Sprott Shaw College turns 119 years old in 2022 and we’ve seen a lot of history pass through our campus doors. Canadian radio history was, maybe surprisingly today, a major part of the college’s origin story.
Today we enjoy live video feeds broadcast directly to our pocket-size smartphones (check out our new TikTok page, by the way). When Sprott Shaw opened its doors in 1903 the world was a very different place, however.
In a time when radio was just starting to boom, Sprott Shaw College was already paving the way and pioneering the airwaves in British Columbia. Let’s look back at this pivotal period in BC history, and the role Sprott Shaw College played in the history of Canadian radio.
Sprott Shaw’s Development on Radio
The history of radio starts with Guglielmo Marconi, a Nobel Prize winner, most known for his work in long-distance radio transmission, Marconi’s law, and radiotelegraphy systems.
In 1901, Guglielmo invented the first radio by using radio waves to transmit signals over several kilometres in distance. Over the next few years, he developed and advanced the technology to achieve a greater range of reach.
Approximately two decades after Guglielmo’s developments, in April of 1922, Robert James (RJ) Sprott and Bruce Arundel established British Columbia’s first-ever radio station under Sprott-Shaw Schools of Commerce & Wireless Telegraphy and Radio Specialties Ltd.
At the time, RJ Sprott was the President of Sprott Shaw College and Bruce Arundel was a teacher in Sprott Shaw’s Commerce, Radio, and Telegraphy School.
This radio station was called CJCE and aired news, communication, and music on AM 750 with 5 watts of power. A modest achievement today, but an important milestone in Canadian Radio History, nonetheless.
The beginning of the CJCE radio station helped mark the way for the exponential growth of radio as the first popular medium for entertainment and information in British Columbia.
From this point on, the radio receiver became a focal point of everyday family life and over 862,000 devices were owned by families across the country. This was the beginning of the mass media revolution that we are still a part of today.
BC History: The CKMO Radio Station
In 1924, Sprott Shaw closed CJCE, but took over another radio station, CFCQ, this time using an impressive40 watts of power!
This new radio station served the purpose of communicating with the public and at the same time, provided quality education to Sprott Shaw students at the Commerce, Radio, and Telegraphy School.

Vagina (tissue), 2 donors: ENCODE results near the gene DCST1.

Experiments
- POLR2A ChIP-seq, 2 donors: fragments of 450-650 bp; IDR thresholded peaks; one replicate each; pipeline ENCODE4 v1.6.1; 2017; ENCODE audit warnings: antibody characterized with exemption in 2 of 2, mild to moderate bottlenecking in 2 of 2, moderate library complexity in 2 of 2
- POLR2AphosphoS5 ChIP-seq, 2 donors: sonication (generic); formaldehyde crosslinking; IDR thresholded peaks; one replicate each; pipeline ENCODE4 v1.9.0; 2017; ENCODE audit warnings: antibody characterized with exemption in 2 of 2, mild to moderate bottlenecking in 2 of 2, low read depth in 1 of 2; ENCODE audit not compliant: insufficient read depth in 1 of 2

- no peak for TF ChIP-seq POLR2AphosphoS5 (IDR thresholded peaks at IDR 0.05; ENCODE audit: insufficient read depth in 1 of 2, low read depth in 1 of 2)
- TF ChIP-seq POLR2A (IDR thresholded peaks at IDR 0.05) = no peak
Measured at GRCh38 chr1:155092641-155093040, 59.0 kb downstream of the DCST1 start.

Four years later, in 1928, CFCQ was renamed CKMO, and increased its power from 100 to 1000 watts!
The station’s motto was “life happens – we talk about it,” which RJ Sprott began toying around with in the 1920s.
He spawned this motto when he saw the potential for mass communication to allow people to talk and share their experiences, perspectives, and opinions about their lives and the world around them.
CKMO was broadcasted by Jack Cullen and Ernie Rose, who were both graduates of Sprott Shaw College.
Jack Cullen enrolled at Sprott Shaw’s School of Commerce and Radio in Vancouver after serving as a radio operator in the Canadian Navy.
Ernie Rose graduated from Sprott Shaw, and from the beginning, had always dreamed of working as a radio operator. The two were renowned announcers for the station.
After the passing of RJ Sprott in 1955, Anna Sprott, his wife, sold CKMO to Radio C-FUN Ltd. CFUN aired music and news in a Top 40 format up until 1967, when it switched to broadcast easy listening music.
This broadcast station now had such a strong signal that it could be picked up all the way to Hawaii. In 1996, CFUN moved to an all-talk format and remained that way until 2009, when it became a sports news radio station and changed its call letters to CFTE.
Fast forward a few years, CFTE changed to a business format as BNN Bloomberg Radio in April of 2018.
The station survived several years and became the oldest radio station in not only Vancouver but Western Canada, too. It went on to continue broadcasting into the 21st century, cementing a proud spot in the history of Canadian radio and broadcasting.
To learn more about Sprott Shaw’s BC history, please visit our page here.